The Travellers sang This Land Is Our Land on the show and the letters of acclaim from viewers poured in. In the following decade, the song became such a huge hit that when singers like Peter, Paul and Mary or the Kingston Trio came to Canada, they'd launch into the American version and then look puzzled when Canadian audiences began jeering them. "The song lives on," Mr. GRAY/GREY said. "It's The Travellers' signature song and has been since those early days."
Mr. GOODIS recorded Across Canada With The Travellers and The Travellers Sing Songs of North America with the band. Despite the group's growing fame, Mr. GOODIS remained modest about his role. His son David remembers that Mr. GOODIS would always joke he lacked talent.
"He couldn't sing, but he started the group so they couldn't kick him out," David said. "That was the line he always used to use."
As it turned out, nobody pushed Mr. GOODIS from the band. He quit in 1961 to form an ad agency that would become Goodis Goldberg Soren and go on to create some of the catchiest product slogans around. As Mr. GOODIS avidly pursued singing, he'd also fostered an equal interest in advertising. While working at his first job, cutting stencils for mimeograph machines, Mr. Goodis hit on the idea of starting a direct-mail company. With his friend and later-to-be fellow Traveller Oscar ROSS, they began Rosgood Advertising.
"We used to say, let's do it even though we're not going to make money. But we'll get samples. But we never got very far with those samples," Mr. ROSS said.
Mr. GOODIS managed advertising for a Toronto jewellery-store chain and did a catalogue for a children's-wear distributor, but it was while singing for The Travellers that he met his future ad-agency partner. Sam GOLDBERG worked as the group's music director and manager, but like Goodis he saw a future in advertising. Carl DAIR, a graphic designer, joined them, but ultimately their third partner was Al SOREN.
Their first break came when they landed the account for Hush Puppies, a then-unknown brand of shoe. They had $7,000 to launch the campaign, so for $900 the agency created a 20-second television commercial featuring a basset hound. The unlikely ad sparked sales and the accounts rolled in. The Canadian Encyclopedia reports that the firm's billings quickly reached $30-million.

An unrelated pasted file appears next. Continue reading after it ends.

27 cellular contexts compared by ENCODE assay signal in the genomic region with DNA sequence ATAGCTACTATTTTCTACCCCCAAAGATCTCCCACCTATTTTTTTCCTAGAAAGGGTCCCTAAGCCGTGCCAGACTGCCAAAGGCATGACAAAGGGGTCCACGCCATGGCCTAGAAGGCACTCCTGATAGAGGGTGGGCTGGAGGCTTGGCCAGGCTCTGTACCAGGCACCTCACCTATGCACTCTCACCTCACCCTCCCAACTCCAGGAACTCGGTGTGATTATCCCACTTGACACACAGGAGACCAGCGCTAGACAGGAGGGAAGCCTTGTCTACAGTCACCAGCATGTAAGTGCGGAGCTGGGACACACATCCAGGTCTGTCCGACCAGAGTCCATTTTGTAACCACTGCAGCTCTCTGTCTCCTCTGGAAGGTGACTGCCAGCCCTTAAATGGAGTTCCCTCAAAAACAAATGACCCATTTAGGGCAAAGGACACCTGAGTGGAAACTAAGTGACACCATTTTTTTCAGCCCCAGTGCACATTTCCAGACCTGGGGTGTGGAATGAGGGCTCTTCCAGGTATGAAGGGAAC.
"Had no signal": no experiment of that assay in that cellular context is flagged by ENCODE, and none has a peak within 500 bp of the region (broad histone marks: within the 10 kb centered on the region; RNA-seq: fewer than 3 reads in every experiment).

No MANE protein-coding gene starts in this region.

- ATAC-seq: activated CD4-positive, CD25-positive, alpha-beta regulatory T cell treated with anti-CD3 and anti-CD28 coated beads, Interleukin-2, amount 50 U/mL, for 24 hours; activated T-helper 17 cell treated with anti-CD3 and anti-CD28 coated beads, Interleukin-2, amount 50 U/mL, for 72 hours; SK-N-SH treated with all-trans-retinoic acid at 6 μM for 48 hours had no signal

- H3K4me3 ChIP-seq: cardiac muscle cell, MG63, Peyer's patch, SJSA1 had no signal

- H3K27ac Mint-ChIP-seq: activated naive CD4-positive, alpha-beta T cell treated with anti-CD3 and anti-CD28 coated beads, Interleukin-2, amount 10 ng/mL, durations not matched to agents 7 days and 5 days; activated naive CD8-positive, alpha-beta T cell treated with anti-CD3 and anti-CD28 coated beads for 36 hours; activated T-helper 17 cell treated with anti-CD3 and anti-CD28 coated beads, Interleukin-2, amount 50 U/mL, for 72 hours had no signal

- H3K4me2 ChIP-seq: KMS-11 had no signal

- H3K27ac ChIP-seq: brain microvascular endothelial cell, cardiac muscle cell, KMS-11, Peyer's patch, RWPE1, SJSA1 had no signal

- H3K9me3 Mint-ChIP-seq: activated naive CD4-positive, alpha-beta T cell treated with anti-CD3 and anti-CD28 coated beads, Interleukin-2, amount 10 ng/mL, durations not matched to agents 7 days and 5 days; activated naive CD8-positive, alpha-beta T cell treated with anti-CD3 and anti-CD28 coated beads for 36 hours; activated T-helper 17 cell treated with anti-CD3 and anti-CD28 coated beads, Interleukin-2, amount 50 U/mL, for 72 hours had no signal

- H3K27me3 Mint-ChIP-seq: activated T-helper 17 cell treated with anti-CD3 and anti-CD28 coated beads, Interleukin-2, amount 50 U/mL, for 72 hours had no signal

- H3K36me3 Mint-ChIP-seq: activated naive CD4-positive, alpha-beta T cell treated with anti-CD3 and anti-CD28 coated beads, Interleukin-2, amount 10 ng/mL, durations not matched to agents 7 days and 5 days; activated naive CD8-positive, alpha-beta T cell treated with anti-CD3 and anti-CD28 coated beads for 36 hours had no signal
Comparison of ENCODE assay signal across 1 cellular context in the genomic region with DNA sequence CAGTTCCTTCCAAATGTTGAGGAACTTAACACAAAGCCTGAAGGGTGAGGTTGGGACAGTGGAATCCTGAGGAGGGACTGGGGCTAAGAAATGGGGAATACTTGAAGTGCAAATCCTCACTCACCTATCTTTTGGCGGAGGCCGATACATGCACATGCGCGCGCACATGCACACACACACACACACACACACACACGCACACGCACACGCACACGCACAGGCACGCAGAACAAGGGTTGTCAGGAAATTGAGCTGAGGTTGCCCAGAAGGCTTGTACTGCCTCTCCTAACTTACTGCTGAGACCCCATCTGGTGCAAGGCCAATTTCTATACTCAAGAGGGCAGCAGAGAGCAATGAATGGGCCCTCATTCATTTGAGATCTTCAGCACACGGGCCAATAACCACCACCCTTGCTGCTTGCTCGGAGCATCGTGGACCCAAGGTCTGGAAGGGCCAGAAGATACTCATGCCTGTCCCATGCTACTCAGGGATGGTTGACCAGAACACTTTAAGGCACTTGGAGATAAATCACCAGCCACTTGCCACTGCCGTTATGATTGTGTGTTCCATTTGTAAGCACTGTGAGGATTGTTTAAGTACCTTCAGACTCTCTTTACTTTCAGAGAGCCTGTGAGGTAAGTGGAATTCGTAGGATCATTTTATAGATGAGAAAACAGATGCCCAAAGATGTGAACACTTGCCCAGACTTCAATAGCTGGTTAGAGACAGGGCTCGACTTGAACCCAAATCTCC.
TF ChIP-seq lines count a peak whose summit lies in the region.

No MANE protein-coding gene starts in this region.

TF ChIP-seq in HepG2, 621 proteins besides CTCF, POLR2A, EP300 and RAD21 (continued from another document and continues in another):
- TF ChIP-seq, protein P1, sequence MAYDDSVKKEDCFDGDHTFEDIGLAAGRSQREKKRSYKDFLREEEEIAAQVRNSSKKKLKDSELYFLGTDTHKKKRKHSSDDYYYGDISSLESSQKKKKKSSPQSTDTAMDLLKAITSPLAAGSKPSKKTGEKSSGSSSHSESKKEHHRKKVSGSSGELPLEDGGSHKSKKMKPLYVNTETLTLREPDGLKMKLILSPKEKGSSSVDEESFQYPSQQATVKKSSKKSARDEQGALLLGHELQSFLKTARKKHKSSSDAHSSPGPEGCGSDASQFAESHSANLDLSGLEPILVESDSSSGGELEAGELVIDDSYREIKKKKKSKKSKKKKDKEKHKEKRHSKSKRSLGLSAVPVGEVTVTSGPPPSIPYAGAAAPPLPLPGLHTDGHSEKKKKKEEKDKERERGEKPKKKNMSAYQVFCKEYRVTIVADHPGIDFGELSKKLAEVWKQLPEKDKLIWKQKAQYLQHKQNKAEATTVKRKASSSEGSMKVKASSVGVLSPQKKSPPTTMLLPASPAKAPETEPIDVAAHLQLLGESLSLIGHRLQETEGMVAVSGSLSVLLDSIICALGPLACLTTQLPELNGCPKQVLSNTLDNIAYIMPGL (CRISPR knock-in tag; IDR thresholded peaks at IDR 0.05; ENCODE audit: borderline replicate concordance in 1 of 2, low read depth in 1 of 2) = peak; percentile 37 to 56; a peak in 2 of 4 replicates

Mr. GOODIS is widely credited for creating such slogans as, "We care about the shape you're in" for Wonderbra, and, "At Speedy, you're a somebody" for Speedy Muffler King. However, his colleagues said copywriters and art directors actually penned the lines. Doug LINTON, who worked as a creative director at Goodis Goldberg Soren, said Mr. GOODIS critiqued advertising brilliantly and encouraged creative thought. "He convinced the captains of industry, the people who purchased advertising, that they could make money by doing advertising that had some wit and artistry about it."
Politics also attracted Mr. GOODIS. In 1968, he attended the Liberal Party convention and came back excited over the prospects of a rising star who might one day become prime minister, Pierre TRUDEAU. " From then on, whenever election time was getting close, my dad would immerse himself in that," David GOODIS remembered. Along with Senator Keith DAVEY, Mr. GOODIS became one of Prime Minister Trudeau's most trusted re-election team members.
After leaving advertising, Mr. GOODIS founded The Jerry Goodis Business Education Group and helped set up programs for young entrepreneurs at several universities and colleges. As late as 1998, Hamilton's McMaster University hired him to help rebrand the educational institution.
After a lifetime in Toronto, Mr. GOODIS moved to Harrison Hot Springs in British Columbia, where he entered semi-retirement. In the last couple of years of his life, according to Mr. GRAY/GREY, Mr. GOODIS reunited with The Travellers, helping with publicity around a National Film Board production on the band. "I think in his later years," Mr. GRAY/GREY said, "he began to appreciate the value the Travellers had on the Canadian psyche. In many ways, he may have forgotten his roots and in later years when he wasn't doing as much in the business world, he loved what The Travellers were doing and loved the part he played. After all, he's the founder."
Mr. GOODIS died of cancer on Nov. 8. He leaves his third wife, Joyce SEIDEL- GOODIS of Harrison Hot Springs, and children Leslie, David and Noah.

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SEELEY o@ca.on.york_county.toronto.toronto_star 2002-11-20 published
SEELEY- JONES, Desmond -- Peacefully at home on Sunday, November 17, 2002 surrounded by his family. Beloved husband of Virginia PETEHERYCH. Loving father of Lorna RUMSEY and the late Philip SEELEY- JONES. Survived by his grandchildren Emma and Daniel in England. Desmond will be sadly missed by many other relatives and Friends. Friends may call at the Turner and Porter Butler Chapel, 4933 Dundas St. W., Etobicoke (between Islington and Kipling Aves.) from 6 p.m. until time of Service of Remembrance in the chapel at 7 o'clock on Thursday, November 21, 2002. Cremation has taken place. In lieu of flowers, remembrances to the Dorothy Ley Hospice would be appreciated by the family.